What Is a Signature Guarantee?

A signature guarantee is a form of authentication, issued by a bank or other financial institution, which verifies the legitimacy of a signature and the signatory's overall request. This type of guarantee is often used in situations where financial instruments, such as securities, are being transferred.

In most cases, the guarantor, generally a bank or other financial institution, accepts all consequences in the event that the signature is fraudulent.

Key Takeaways

  • A signature guarantee is required when an individual investor wants to sell or transfer securities held in physical certificate form.
  • Using a signature guarantee service is a great way to prevent others from stealing your identity.
  • The three Medallion signature guarantee programs include STAMP (the Securities Transfer Agents Medallion Program), SEMP (the Stock Exchange Medallion Program), and MSP (the New York Stock Exchange Medallion Signature Program).
  • An investor can obtain a signature guarantee from a financial institution that is a member of one of these programs.


How a Signature Guarantee Works

With the number of crimes related to identity theft rising each year, using a signature guarantee service is a great way to prevent others from stealing your identity. A signature guarantee is required when an individual investor wants to sell or transfer securities, such as stocks or bonds, held in physical certificate form. If an owner holds securities through a broker, they will not need to obtain a signature guarantee to sell or transfer the securities.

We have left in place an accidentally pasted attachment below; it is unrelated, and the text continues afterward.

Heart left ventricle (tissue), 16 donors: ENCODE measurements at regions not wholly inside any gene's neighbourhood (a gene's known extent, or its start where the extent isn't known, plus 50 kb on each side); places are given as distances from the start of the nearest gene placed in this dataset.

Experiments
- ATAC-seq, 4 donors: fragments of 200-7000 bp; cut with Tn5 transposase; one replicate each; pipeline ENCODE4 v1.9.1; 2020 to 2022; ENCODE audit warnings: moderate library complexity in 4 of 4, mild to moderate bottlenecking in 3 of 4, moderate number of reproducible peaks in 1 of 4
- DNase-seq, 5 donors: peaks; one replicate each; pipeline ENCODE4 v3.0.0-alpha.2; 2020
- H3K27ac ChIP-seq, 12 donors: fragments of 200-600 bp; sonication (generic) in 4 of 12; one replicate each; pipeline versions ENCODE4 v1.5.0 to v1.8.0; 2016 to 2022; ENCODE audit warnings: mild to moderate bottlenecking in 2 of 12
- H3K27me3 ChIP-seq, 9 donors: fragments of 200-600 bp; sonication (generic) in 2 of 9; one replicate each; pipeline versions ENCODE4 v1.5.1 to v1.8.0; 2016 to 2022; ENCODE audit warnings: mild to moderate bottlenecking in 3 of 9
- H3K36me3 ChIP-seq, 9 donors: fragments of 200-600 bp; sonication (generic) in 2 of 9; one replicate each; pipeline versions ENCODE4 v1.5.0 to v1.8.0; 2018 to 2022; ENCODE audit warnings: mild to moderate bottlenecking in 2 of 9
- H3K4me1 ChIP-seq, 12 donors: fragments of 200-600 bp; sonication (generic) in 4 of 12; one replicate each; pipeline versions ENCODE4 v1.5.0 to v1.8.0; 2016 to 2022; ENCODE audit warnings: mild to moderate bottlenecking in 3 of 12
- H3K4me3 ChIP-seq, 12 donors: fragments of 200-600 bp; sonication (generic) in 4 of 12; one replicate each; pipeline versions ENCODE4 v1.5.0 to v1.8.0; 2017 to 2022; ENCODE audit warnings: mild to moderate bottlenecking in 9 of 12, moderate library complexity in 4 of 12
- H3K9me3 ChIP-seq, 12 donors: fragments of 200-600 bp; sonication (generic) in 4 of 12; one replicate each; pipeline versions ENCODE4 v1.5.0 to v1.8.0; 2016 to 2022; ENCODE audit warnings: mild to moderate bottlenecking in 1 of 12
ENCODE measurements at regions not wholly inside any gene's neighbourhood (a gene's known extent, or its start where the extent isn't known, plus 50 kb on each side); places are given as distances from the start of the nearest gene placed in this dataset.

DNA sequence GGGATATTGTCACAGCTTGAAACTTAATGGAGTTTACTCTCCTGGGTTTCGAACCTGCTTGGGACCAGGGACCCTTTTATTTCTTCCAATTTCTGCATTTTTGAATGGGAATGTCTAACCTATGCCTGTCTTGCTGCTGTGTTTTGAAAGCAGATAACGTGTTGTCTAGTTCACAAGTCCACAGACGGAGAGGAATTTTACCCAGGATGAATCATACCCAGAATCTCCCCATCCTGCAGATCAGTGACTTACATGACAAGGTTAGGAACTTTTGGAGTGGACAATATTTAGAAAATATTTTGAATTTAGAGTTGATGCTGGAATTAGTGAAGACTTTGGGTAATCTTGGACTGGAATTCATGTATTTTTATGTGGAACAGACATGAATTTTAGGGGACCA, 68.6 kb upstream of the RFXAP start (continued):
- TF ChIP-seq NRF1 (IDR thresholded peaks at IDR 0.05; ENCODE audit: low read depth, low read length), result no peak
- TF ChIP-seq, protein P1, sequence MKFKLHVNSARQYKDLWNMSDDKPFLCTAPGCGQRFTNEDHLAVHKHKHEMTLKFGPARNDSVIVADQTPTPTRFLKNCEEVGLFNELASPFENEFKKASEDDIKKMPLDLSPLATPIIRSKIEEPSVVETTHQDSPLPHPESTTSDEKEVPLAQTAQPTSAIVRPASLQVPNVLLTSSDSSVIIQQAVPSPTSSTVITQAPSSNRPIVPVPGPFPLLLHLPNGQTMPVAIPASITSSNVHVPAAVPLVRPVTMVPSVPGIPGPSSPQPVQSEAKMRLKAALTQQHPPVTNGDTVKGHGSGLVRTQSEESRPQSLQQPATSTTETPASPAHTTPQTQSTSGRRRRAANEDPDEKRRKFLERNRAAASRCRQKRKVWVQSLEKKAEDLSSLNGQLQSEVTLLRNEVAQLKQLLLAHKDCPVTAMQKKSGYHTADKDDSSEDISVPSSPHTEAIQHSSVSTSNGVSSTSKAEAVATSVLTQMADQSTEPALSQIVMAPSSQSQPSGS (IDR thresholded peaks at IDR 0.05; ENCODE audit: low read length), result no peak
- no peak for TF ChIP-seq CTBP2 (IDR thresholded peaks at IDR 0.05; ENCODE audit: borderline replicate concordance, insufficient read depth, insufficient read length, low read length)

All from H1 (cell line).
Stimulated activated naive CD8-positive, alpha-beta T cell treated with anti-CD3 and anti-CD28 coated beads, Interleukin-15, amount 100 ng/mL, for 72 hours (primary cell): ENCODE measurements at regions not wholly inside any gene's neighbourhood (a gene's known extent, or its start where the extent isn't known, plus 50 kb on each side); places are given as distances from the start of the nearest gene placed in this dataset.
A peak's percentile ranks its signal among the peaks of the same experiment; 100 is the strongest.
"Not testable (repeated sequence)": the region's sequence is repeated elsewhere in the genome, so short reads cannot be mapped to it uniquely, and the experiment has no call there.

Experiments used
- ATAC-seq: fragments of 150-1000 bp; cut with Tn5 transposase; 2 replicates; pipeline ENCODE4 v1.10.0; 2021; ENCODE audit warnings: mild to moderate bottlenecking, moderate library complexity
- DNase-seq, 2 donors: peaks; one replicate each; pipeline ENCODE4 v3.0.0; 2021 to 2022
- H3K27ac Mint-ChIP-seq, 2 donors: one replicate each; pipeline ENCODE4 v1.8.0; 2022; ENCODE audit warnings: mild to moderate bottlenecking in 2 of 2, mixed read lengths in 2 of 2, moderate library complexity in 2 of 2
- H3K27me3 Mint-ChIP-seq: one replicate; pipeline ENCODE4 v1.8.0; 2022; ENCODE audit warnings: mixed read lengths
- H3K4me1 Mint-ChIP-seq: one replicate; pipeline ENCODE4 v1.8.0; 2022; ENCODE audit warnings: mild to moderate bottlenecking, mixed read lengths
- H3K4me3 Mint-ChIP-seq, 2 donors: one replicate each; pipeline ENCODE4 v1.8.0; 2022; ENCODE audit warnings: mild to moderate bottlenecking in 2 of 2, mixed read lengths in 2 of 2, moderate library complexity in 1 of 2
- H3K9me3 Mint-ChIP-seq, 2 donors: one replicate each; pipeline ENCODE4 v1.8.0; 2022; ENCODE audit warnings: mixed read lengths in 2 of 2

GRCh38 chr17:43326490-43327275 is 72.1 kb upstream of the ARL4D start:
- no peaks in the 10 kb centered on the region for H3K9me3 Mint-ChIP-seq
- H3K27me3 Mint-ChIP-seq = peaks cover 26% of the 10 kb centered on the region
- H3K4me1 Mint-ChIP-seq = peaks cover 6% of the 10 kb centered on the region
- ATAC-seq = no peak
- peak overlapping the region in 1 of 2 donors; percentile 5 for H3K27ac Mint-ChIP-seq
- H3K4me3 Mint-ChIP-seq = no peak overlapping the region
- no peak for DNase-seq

An investor can obtain a signature guarantee from a financial institution. However, this institution must be a member of a recognized securities guarantee program, such as Medallion.

The three Medallion programs include STAMP (the Securities Transfer Agents Medallion Program), SEMP (the Stock Exchange Medallion Program), and MSP (the New York Stock Exchange Medallion Signature Program). STAMP participants include more than 7,000 U.S. and Canadian financial institutions; SEMP consists of regional stock exchange member firms and clearing and trust companies; NYSE member firms belong to MSP.

Membership with the Medallion program ensures that transfer agents will immediately accept certificates for processing.

Example of Using a Signature Guarantee

Imagine an investor, Alex, wants to sell their shares of ABC Company. Alex did not purchase these shares through a broker, and instead holds a share certificate, which is a written document that serves as legal proof of ownership of a set number of a company’s shares. Alex must sign this certificate in order to sell them, however, before the transfer agent accepts the certificates, the agent requires a signature guarantee to ensure Alex's identity and intention.

At this point, Alex must reach out to their financial institution in order to obtain a signature guarantee. While some banks may charge a small fee for this service, others, such as Bank of America, provide guarantees free of charge, as long as you have been a BofA client for at least six months.

Signature guarantees transfer the liabilities of losses to the transfer agent and away from the individual investor. One means of avoiding a signature guarantee is to have securities held in street name. This means that the securities are held in the name of a brokerage firm (instead of an individual’s name).

$56 Billion

The amount of money lost by consumers to identity fraud in the year 2020, according to a study by Javelin Strategy & Research.

Signature Guarantees and Other Forms of Identity Theft Protection

While increasingly widespread, identity theft can still be prevented. Regularly checking personal accounts and quickly correcting discrepancies can help mitigate the effects of a breach. Choosing multi-factor authentication when logging into sensitive apps is also helpful. Multi-factor authentication relies on something more than simply a password to access an account. For example, the Google Authenticator requests the use of a time-sensitive six-digit code. This is sent to a user’s phone. Using a password manager for online banking accounts can also add another layer of protection.